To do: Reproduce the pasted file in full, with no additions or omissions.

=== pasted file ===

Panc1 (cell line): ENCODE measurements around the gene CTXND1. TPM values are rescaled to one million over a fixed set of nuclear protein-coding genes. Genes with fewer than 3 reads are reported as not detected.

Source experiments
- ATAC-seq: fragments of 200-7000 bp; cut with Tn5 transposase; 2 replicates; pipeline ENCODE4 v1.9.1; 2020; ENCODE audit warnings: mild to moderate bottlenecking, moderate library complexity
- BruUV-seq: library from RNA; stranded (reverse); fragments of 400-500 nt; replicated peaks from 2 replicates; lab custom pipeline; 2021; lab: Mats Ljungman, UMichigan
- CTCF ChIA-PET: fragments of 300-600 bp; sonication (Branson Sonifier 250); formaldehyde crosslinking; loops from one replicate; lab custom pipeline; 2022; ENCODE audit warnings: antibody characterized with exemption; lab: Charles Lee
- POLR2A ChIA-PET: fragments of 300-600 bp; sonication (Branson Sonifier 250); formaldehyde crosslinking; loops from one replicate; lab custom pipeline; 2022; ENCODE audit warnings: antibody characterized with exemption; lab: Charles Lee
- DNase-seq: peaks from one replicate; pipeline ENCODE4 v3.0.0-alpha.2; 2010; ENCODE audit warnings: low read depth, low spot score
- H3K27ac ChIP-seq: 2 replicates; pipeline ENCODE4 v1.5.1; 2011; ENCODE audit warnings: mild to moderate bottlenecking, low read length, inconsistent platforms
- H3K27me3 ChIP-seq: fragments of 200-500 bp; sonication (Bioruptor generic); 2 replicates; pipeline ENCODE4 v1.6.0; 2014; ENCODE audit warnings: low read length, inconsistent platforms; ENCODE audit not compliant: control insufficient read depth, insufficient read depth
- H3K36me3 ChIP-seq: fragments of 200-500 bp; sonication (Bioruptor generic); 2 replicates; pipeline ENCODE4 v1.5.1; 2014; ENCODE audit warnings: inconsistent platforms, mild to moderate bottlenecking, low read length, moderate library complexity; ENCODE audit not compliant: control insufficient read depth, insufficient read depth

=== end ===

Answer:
Panc1 (cell line): ENCODE measurements around the gene CTXND1. TPM values are rescaled to one million over a fixed set of nuclear protein-coding genes. Genes with fewer than 3 reads are reported as not detected.

Source experiments
- ATAC-seq: fragments of 200-7000 bp; cut with Tn5 transposase; 2 replicates; pipeline ENCODE4 v1.9.1; 2020; ENCODE audit warnings: mild to moderate bottlenecking, moderate library complexity
- BruUV-seq: library from RNA; stranded (reverse); fragments of 400-500 nt; replicated peaks from 2 replicates; lab custom pipeline; 2021; lab: Mats Ljungman, UMichigan
- CTCF ChIA-PET: fragments of 300-600 bp; sonication (Branson Sonifier 250); formaldehyde crosslinking; loops from one replicate; lab custom pipeline; 2022; ENCODE audit warnings: antibody characterized with exemption; lab: Charles Lee
- POLR2A ChIA-PET: fragments of 300-600 bp; sonication (Branson Sonifier 250); formaldehyde crosslinking; loops from one replicate; lab custom pipeline; 2022; ENCODE audit warnings: antibody characterized with exemption; lab: Charles Lee
- DNase-seq: peaks from one replicate; pipeline ENCODE4 v3.0.0-alpha.2; 2010; ENCODE audit warnings: low read depth, low spot score
- H3K27ac ChIP-seq: 2 replicates; pipeline ENCODE4 v1.5.1; 2011; ENCODE audit warnings: mild to moderate bottlenecking, low read length, inconsistent platforms
- H3K27me3 ChIP-seq: fragments of 200-500 bp; sonication (Bioruptor generic); 2 replicates; pipeline ENCODE4 v1.6.0; 2014; ENCODE audit warnings: low read length, inconsistent platforms; ENCODE audit not compliant: control insufficient read depth, insufficient read depth
- H3K36me3 ChIP-seq: fragments of 200-500 bp; sonication (Bioruptor generic); 2 replicates; pipeline ENCODE4 v1.5.1; 2014; ENCODE audit warnings: inconsistent platforms, mild to moderate bottlenecking, low read length, moderate library complexity; ENCODE audit not compliant: control insufficient read depth, insufficient read depth